Angular Data-driven Form elements

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In many of my latest applications, it’s necessary to have data drive what a form-element actually lets the user enter. For example, I may have a drop-down to select a property, and then, based on that property, a common text-box is used for its entry.

Sometimes its nice to have the data-type of the property drive a user-friendly experience.

One good example is simply toggling between free-form text entry and date entry. In terms of user-friendliness, it would be nice to have a date picker for the property that is of type date. To facilitate this, I wanted a reusable component and created an Angular directive to handle it.

With my use case in mind, what I want, essentially is a drop-down where a user can select a property and then an input text box. The text box would react to the user’s selection. The user’s selection and subsequent entry is going be used as part of a search filter mechanism. Since I’m writing a directive, I want my page’s HTML to be simple and clean.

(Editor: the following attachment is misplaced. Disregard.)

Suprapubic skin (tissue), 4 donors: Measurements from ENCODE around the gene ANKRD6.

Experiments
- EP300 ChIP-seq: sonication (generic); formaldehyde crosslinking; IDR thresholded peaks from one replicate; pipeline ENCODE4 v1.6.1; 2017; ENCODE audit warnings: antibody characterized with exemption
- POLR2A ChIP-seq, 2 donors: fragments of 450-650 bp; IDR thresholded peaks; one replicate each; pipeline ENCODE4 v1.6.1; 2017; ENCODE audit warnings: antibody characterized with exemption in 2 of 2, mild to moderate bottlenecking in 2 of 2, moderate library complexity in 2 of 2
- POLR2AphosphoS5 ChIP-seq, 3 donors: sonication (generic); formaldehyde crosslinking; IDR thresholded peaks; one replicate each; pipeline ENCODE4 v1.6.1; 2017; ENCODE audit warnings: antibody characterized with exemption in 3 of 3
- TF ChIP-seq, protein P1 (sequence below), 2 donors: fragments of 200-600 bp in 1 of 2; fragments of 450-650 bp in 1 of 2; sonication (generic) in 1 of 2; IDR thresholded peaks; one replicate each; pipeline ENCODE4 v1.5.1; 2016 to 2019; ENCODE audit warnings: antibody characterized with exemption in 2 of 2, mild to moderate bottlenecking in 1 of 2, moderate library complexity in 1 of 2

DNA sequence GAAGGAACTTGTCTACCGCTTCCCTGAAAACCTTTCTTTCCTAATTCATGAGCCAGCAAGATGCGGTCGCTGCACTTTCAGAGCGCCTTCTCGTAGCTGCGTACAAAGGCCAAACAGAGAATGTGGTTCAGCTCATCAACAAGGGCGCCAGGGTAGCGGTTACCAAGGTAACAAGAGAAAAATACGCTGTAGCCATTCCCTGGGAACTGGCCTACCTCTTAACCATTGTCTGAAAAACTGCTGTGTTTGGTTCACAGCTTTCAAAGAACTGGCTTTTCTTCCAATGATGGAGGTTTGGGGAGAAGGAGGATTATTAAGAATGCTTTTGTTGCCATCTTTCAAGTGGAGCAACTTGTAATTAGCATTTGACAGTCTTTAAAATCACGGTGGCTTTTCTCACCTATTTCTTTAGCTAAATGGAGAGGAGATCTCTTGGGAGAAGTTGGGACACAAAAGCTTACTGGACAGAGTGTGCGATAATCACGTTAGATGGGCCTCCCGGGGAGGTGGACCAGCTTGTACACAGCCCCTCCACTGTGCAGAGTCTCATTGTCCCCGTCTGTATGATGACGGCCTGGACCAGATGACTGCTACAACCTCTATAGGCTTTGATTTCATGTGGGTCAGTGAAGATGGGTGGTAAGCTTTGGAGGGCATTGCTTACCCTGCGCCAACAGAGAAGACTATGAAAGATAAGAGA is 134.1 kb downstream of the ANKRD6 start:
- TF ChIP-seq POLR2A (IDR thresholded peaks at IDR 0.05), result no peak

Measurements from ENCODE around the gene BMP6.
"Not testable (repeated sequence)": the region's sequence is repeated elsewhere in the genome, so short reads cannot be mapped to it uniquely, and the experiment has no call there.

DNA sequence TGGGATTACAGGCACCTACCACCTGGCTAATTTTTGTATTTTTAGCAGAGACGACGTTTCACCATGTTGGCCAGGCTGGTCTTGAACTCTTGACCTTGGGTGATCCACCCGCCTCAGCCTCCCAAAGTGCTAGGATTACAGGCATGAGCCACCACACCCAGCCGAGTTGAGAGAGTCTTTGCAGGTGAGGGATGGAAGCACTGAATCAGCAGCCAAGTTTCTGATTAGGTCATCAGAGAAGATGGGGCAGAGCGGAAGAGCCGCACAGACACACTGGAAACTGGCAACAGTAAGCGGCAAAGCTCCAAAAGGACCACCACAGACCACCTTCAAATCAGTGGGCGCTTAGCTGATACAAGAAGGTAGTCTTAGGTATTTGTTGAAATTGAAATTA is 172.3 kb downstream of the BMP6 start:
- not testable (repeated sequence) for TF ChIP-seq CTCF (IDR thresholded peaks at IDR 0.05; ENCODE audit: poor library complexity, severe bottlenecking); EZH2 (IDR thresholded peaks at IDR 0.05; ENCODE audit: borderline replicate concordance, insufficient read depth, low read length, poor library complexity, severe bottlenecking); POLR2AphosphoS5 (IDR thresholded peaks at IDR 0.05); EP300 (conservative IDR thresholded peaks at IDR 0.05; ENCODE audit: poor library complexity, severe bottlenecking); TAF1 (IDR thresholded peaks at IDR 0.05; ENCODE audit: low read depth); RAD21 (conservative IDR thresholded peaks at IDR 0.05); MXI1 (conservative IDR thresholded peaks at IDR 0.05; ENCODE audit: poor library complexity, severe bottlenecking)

<div ng-controller="myCtrl as vm">
        <search-term config="vm.searchParamConfig" ng-model="vm.searchParam"></search-term>
        <pre ng-bind="vm.searchParam | json" />

The directive itself should take a list of options (with data types on each option) to display a drop down and handle events when the selection is changed. To simplify things, I use a relatively simple HTML template for the directive that uses an ‘ng-if’ to toggle which input element is displayed. In my mind, this was the simplest and most straight-forward way to handle this since I only have 3-4 data types (numeric, text, date). Each of the separate elements can handle their own validation, and invoke our directives, like date pickers, as needed.

Here’s the basic source code for the directive and its associated controller:

var searchTermCtrl = function ($scope, $element, $filter, $timeout) {
        init = function () {
            $scope.param = $scope.ngModel;
            $scope.dateFormat = 'shortDate';
            $scope.dateOptions = {
                'year-format': "'yyyy'",
                'starting-day': 1